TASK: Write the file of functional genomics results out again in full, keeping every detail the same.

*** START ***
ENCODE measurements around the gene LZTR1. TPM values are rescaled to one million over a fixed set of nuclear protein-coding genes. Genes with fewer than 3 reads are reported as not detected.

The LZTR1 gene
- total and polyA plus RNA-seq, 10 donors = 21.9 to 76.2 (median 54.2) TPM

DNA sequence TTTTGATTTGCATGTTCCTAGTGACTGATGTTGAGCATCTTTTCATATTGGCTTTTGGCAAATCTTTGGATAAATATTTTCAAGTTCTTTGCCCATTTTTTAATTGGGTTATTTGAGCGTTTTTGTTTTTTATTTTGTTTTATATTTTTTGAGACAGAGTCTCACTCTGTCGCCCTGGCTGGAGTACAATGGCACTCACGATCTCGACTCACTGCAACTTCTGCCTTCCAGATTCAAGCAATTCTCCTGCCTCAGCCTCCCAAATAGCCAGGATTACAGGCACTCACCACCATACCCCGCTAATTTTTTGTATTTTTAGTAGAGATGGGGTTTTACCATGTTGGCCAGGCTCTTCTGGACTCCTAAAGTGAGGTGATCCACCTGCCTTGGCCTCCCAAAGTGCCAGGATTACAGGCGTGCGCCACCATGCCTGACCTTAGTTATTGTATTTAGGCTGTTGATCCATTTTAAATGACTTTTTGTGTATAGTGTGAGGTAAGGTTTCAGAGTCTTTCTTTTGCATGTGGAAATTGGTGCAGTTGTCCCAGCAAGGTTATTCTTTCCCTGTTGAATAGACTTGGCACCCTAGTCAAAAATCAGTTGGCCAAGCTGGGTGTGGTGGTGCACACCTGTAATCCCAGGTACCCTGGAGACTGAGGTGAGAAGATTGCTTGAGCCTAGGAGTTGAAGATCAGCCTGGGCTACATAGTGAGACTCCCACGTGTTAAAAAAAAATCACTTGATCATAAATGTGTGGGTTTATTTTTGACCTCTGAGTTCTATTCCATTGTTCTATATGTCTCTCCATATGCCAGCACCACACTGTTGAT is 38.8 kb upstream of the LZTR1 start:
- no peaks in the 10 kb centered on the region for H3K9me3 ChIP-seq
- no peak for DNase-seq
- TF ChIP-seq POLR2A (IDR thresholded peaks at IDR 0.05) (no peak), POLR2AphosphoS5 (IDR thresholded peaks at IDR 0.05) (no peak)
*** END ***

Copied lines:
ENCODE measurements around the gene LZTR1. TPM values are rescaled to one million over a fixed set of nuclear protein-coding genes. Genes with fewer than 3 reads are reported as not detected.

The LZTR1 gene
- total and polyA plus RNA-seq, 10 donors = 21.9 to 76.2 (median 54.2) TPM

DNA sequence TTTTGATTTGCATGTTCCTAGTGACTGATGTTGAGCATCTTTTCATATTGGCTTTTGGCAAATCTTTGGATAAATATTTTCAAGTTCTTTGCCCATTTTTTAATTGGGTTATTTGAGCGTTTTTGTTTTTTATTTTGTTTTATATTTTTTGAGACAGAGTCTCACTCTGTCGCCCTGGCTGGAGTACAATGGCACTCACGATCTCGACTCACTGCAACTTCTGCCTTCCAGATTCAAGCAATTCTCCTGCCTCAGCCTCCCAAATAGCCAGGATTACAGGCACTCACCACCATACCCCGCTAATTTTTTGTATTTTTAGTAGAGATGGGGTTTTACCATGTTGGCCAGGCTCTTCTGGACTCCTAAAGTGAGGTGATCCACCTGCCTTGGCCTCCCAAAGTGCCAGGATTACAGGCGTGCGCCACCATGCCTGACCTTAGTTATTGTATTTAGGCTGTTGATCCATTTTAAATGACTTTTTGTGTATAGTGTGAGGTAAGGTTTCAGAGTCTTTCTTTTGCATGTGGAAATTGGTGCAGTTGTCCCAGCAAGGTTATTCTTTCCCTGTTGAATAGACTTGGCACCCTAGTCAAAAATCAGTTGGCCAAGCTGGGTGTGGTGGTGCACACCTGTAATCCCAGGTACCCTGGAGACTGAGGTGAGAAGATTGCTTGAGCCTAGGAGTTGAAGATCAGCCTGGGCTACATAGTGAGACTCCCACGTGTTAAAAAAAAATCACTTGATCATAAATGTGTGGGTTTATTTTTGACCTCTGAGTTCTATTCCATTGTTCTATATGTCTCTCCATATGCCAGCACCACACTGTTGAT is 38.8 kb upstream of the LZTR1 start:
- no peaks in the 10 kb centered on the region for H3K9me3 ChIP-seq
- no peak for DNase-seq
- TF ChIP-seq POLR2A (IDR thresholded peaks at IDR 0.05) (no peak), POLR2AphosphoS5 (IDR thresholded peaks at IDR 0.05) (no peak)